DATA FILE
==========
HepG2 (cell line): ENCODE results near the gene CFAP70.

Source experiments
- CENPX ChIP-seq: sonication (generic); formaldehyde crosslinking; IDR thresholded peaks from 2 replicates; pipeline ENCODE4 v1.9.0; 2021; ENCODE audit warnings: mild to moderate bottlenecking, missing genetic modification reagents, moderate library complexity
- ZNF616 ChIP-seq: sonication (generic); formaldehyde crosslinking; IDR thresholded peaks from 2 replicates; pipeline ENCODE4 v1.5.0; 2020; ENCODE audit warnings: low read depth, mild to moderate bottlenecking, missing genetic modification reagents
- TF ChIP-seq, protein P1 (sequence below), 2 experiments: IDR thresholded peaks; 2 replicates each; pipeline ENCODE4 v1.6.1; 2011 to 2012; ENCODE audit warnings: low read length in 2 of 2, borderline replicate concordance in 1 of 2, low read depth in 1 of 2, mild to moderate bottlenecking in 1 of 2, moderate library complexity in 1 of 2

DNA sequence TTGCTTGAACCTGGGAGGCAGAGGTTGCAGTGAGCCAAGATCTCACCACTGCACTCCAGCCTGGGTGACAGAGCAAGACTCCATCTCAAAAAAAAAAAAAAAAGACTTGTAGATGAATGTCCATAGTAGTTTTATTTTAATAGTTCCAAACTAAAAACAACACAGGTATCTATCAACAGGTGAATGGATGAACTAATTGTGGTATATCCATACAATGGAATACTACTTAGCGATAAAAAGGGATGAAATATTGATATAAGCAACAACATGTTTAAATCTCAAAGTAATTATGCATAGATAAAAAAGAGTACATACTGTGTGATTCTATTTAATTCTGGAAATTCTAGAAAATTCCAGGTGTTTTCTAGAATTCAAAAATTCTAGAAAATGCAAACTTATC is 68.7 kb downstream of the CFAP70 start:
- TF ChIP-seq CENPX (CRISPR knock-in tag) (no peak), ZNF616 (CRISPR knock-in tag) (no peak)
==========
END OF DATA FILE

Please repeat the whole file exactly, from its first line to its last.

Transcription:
HepG2 (cell line): ENCODE results near the gene CFAP70.

Source experiments
- CENPX ChIP-seq: sonication (generic); formaldehyde crosslinking; IDR thresholded peaks from 2 replicates; pipeline ENCODE4 v1.9.0; 2021; ENCODE audit warnings: mild to moderate bottlenecking, missing genetic modification reagents, moderate library complexity
- ZNF616 ChIP-seq: sonication (generic); formaldehyde crosslinking; IDR thresholded peaks from 2 replicates; pipeline ENCODE4 v1.5.0; 2020; ENCODE audit warnings: low read depth, mild to moderate bottlenecking, missing genetic modification reagents
- TF ChIP-seq, protein P1 (sequence below), 2 experiments: IDR thresholded peaks; 2 replicates each; pipeline ENCODE4 v1.6.1; 2011 to 2012; ENCODE audit warnings: low read length in 2 of 2, borderline replicate concordance in 1 of 2, low read depth in 1 of 2, mild to moderate bottlenecking in 1 of 2, moderate library complexity in 1 of 2

DNA sequence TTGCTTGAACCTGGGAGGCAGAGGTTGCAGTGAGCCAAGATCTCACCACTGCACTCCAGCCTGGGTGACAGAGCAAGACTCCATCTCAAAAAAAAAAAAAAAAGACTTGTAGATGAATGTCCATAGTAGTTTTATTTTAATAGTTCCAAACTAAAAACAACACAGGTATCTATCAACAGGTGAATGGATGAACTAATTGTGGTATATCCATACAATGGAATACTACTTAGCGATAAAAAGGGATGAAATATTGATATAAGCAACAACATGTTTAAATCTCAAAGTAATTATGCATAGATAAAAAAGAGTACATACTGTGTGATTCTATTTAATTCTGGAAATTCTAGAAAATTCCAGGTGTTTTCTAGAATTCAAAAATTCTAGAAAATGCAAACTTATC is 68.7 kb downstream of the CFAP70 start:
- TF ChIP-seq CENPX (CRISPR knock-in tag) (no peak), ZNF616 (CRISPR knock-in tag) (no peak)